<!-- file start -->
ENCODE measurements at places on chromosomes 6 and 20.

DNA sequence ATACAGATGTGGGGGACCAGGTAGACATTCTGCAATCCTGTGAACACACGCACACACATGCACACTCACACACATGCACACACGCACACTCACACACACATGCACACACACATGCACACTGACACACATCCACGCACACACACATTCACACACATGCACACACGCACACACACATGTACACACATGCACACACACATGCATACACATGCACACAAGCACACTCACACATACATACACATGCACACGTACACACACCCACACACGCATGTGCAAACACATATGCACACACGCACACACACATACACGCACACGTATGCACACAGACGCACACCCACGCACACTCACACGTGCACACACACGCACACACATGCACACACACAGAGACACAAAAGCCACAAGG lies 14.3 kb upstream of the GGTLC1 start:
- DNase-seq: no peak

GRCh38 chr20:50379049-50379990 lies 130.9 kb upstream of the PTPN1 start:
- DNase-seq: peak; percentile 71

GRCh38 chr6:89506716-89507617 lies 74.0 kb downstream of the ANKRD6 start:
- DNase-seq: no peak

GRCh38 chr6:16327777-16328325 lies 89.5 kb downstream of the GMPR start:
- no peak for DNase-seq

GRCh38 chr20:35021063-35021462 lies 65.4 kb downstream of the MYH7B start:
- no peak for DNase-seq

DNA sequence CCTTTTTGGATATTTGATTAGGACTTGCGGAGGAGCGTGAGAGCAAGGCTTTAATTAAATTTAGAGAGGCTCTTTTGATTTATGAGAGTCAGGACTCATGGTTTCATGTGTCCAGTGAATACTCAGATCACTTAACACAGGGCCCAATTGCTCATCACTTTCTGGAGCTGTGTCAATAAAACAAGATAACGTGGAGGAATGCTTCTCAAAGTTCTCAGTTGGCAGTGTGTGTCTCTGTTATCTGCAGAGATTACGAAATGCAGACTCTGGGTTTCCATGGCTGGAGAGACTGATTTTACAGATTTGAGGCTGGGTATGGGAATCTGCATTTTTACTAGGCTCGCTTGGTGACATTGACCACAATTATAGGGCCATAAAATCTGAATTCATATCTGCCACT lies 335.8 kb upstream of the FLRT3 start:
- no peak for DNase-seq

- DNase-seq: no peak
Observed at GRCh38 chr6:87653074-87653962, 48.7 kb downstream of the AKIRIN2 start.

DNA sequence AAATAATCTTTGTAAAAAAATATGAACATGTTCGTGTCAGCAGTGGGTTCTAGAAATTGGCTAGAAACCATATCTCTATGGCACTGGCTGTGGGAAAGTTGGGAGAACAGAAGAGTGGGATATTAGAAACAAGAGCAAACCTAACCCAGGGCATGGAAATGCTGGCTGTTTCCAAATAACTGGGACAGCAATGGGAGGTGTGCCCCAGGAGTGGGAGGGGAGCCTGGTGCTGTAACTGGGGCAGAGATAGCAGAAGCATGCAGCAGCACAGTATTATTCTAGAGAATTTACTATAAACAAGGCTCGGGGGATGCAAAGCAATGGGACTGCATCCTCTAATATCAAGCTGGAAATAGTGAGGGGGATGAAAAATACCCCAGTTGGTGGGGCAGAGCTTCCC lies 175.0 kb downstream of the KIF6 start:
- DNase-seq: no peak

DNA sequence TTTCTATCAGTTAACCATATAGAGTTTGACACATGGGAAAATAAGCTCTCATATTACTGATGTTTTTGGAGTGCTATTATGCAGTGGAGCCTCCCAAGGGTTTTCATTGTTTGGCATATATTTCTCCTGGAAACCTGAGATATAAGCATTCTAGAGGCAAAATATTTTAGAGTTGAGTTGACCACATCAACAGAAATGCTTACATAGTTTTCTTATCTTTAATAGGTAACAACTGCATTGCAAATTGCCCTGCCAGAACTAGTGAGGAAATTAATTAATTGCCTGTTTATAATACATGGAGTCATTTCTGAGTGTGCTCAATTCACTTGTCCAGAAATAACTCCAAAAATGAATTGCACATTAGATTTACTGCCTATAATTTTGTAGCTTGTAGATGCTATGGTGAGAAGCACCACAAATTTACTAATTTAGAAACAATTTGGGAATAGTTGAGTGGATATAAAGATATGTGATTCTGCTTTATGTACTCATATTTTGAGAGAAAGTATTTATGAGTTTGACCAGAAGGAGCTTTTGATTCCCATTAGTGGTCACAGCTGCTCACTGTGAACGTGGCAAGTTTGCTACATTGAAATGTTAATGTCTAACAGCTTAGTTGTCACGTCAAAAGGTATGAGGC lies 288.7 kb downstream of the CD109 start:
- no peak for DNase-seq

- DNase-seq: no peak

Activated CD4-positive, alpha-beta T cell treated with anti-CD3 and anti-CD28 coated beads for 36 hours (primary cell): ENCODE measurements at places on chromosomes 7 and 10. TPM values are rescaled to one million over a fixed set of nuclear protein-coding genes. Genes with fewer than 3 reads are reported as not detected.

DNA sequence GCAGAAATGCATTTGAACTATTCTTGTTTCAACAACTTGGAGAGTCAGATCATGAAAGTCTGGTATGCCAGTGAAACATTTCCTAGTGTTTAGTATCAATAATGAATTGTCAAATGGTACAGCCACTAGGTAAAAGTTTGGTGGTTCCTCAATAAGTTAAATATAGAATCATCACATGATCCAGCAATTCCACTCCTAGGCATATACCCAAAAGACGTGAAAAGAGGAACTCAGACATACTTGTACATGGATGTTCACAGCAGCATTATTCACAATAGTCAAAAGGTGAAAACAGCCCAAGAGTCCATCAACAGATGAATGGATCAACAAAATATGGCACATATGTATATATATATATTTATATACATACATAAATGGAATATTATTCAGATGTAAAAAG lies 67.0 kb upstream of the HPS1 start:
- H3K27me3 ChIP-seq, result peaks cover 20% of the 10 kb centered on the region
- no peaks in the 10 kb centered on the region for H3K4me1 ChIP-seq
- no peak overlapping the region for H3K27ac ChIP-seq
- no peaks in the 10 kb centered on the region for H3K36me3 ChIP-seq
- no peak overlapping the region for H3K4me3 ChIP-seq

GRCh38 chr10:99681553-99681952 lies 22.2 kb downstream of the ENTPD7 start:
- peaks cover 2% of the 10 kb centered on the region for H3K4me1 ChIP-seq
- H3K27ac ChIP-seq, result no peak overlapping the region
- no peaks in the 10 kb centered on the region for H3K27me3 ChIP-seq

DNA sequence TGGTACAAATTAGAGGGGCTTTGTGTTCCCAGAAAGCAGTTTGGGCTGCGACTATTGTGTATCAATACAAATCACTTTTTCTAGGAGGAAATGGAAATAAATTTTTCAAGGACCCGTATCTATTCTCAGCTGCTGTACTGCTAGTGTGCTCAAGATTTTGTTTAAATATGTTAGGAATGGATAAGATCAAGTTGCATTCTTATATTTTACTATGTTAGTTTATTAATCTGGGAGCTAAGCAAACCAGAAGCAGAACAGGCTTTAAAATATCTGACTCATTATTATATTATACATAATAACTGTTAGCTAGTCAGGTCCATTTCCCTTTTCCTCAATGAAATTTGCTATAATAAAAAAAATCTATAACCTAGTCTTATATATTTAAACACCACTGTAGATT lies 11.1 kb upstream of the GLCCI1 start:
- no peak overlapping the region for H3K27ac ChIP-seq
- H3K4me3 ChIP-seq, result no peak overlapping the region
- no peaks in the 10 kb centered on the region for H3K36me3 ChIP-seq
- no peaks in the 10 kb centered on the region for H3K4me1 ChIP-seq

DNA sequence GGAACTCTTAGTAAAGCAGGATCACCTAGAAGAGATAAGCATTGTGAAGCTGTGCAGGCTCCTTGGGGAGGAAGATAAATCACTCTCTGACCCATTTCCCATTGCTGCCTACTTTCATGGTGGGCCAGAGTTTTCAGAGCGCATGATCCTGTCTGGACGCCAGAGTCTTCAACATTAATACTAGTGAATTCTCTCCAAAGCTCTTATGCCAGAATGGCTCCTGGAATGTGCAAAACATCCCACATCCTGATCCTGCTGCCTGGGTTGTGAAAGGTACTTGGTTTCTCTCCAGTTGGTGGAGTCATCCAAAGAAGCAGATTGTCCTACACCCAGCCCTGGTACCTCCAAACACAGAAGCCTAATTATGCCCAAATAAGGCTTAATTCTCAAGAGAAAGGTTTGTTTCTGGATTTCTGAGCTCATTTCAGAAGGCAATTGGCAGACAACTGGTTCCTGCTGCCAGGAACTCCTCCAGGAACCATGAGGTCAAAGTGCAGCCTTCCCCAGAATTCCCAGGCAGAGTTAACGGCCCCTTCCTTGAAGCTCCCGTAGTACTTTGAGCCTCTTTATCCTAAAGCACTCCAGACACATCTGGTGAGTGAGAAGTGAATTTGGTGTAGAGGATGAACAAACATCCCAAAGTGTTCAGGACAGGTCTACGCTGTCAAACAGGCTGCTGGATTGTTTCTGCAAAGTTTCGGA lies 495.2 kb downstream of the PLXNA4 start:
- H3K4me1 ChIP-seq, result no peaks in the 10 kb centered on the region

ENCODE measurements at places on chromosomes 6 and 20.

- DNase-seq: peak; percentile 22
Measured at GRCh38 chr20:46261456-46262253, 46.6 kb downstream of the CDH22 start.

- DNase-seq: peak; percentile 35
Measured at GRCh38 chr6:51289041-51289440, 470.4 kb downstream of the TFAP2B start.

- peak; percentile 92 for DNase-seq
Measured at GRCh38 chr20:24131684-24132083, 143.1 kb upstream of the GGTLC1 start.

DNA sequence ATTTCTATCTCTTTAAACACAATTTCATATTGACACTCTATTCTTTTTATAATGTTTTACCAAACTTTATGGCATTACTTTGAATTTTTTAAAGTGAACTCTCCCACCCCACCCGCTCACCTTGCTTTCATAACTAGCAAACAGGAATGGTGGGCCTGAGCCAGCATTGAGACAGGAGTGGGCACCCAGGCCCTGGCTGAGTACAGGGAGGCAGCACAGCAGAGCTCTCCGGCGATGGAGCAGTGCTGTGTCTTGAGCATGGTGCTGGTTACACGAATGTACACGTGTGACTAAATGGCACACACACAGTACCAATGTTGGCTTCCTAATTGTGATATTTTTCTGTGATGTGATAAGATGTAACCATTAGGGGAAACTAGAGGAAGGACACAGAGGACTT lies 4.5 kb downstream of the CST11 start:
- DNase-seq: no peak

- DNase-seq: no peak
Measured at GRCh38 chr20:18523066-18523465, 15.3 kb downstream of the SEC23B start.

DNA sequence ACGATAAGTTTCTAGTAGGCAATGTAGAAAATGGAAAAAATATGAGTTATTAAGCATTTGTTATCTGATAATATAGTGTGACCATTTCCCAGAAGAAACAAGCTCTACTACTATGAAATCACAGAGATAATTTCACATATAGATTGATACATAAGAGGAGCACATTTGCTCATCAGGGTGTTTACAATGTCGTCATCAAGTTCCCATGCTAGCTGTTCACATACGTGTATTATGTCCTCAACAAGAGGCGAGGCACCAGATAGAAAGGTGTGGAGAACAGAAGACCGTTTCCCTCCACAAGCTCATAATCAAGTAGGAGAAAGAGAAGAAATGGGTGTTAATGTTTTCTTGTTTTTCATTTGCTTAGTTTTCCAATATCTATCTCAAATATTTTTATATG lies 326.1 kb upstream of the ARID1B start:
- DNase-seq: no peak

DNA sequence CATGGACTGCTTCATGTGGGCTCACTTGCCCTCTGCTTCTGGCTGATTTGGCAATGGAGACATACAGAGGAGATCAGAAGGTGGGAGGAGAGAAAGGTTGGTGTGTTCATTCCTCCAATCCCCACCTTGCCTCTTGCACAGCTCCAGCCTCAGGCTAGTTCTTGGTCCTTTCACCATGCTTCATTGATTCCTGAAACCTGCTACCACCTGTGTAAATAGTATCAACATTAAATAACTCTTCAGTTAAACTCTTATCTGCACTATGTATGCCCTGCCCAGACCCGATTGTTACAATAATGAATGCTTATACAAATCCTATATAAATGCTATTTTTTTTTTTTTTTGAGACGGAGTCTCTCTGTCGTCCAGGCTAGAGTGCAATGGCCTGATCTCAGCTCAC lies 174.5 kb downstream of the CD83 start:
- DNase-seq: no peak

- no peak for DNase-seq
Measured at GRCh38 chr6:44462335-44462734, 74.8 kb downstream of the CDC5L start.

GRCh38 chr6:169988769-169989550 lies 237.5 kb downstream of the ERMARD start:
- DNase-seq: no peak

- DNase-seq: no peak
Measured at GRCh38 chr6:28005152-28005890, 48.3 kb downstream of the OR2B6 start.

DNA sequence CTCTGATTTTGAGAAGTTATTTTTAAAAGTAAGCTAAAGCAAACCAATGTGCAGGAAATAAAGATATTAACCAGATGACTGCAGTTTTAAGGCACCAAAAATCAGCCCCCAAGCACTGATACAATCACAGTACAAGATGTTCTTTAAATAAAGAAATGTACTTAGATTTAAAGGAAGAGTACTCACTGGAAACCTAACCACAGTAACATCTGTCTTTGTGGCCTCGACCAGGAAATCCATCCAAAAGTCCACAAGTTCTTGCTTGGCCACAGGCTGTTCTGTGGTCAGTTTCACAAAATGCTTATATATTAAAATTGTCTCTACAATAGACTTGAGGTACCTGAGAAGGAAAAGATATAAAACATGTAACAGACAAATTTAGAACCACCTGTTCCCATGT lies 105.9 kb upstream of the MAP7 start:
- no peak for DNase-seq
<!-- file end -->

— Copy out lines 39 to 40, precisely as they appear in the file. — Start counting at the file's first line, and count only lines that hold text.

ENCODE measurements at places on chromosomes 6 and 20.

- DNase-seq: peak; percentile 22